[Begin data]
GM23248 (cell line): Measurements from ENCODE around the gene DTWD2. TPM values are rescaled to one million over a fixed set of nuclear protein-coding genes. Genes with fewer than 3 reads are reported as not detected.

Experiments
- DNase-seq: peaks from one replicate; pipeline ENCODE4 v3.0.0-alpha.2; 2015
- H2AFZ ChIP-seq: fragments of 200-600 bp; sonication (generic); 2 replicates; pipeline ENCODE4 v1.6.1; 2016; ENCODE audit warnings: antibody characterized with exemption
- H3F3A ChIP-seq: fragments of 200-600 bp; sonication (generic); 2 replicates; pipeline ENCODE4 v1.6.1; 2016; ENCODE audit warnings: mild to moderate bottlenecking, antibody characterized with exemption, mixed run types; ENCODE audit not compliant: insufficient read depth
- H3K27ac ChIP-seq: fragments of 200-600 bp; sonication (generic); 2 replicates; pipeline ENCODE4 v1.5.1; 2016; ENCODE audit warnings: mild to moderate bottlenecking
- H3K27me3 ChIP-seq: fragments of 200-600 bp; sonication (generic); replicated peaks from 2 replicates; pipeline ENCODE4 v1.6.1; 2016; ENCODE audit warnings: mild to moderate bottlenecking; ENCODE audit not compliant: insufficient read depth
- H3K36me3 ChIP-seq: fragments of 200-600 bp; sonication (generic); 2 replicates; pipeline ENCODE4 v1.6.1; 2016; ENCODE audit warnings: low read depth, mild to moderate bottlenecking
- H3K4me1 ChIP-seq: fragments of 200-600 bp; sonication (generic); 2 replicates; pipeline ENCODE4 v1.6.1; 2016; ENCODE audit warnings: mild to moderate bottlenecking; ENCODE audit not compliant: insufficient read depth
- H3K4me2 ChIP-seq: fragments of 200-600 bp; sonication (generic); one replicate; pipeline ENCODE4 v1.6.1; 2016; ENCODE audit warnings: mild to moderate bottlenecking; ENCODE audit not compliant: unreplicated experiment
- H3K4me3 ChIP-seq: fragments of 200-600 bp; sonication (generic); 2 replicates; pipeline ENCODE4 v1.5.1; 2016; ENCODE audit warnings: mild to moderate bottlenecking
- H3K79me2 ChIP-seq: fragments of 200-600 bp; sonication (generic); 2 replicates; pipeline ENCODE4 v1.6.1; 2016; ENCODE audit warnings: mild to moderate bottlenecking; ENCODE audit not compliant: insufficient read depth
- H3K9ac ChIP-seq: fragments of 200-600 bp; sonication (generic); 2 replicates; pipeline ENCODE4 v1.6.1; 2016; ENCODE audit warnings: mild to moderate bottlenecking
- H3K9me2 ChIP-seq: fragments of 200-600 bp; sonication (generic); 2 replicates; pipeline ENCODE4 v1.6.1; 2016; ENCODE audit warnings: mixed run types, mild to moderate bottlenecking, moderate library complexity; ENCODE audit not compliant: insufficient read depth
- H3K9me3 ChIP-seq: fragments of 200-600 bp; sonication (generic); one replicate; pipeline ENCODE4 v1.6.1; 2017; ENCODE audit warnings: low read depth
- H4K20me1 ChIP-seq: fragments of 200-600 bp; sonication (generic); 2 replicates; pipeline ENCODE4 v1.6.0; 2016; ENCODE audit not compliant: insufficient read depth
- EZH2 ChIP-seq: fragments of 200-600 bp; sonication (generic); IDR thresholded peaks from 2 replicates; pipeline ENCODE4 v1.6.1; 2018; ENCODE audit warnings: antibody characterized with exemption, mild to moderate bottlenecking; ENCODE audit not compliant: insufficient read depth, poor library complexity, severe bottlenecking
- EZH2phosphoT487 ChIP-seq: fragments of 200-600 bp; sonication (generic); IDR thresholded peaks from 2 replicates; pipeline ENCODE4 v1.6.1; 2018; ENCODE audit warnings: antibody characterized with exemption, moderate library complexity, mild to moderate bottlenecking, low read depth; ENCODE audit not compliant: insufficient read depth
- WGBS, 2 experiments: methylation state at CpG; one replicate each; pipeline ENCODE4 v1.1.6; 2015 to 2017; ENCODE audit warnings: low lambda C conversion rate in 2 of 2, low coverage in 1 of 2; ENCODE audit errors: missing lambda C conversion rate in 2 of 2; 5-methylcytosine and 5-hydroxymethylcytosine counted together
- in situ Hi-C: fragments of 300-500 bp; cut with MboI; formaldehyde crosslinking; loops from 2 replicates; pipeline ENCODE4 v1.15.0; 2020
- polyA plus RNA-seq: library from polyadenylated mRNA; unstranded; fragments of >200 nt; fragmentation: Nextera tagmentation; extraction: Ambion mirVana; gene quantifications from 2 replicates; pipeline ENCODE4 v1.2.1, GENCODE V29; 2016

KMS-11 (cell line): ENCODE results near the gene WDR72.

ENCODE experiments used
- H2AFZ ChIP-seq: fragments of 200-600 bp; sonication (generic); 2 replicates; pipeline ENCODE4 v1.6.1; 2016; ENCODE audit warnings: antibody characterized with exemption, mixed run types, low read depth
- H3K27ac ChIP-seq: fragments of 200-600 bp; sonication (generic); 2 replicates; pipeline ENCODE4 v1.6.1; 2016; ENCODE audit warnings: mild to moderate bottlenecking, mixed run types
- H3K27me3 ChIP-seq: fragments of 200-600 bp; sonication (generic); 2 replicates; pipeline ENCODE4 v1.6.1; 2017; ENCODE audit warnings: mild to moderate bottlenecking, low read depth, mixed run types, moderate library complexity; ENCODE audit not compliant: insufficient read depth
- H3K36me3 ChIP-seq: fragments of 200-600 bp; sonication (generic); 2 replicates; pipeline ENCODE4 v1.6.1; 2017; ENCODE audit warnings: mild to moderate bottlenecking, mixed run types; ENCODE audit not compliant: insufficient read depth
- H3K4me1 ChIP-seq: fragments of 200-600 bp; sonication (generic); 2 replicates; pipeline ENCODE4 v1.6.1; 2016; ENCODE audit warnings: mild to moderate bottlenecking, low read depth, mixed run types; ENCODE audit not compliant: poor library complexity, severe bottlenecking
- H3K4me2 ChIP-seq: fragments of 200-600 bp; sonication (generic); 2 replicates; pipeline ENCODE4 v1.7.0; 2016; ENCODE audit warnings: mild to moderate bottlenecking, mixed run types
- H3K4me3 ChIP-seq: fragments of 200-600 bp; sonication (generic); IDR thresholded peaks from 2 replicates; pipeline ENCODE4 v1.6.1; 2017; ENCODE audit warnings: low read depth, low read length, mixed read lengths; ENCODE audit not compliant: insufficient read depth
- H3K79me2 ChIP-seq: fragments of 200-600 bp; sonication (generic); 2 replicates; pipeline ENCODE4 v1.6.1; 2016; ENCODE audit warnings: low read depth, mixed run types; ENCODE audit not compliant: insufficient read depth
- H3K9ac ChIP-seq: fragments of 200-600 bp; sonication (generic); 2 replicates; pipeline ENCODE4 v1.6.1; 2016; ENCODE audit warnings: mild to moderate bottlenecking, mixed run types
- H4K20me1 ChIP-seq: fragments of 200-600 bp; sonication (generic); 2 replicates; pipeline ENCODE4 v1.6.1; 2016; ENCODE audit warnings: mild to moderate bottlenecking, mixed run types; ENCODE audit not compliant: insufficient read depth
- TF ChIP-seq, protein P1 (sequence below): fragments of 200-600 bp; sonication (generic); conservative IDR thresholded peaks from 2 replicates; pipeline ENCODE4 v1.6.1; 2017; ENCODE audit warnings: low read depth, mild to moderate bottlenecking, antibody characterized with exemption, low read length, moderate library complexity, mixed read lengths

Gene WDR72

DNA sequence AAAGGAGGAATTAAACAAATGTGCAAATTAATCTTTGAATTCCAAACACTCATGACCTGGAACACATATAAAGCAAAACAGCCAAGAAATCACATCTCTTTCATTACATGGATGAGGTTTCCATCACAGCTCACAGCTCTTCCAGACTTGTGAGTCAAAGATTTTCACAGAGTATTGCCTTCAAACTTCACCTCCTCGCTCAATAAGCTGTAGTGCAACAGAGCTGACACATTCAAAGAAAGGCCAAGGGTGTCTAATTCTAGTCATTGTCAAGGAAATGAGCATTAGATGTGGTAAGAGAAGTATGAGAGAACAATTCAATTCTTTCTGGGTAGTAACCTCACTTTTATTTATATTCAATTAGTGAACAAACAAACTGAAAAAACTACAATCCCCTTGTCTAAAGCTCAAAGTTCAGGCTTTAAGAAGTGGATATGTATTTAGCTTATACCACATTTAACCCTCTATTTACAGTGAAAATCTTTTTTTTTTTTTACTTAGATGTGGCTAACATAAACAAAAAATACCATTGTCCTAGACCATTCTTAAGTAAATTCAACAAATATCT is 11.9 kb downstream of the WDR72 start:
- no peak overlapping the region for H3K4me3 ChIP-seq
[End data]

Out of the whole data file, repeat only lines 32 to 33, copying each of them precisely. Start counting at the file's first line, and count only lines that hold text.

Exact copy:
- H3K9ac ChIP-seq: fragments of 200-600 bp; sonication (generic); 2 replicates; pipeline ENCODE4 v1.6.1; 2016; ENCODE audit warnings: mild to moderate bottlenecking, mixed run types
- H4K20me1 ChIP-seq: fragments of 200-600 bp; sonication (generic); 2 replicates; pipeline ENCODE4 v1.6.1; 2016; ENCODE audit warnings: mild to moderate bottlenecking, mixed run types; ENCODE audit not compliant: insufficient read depth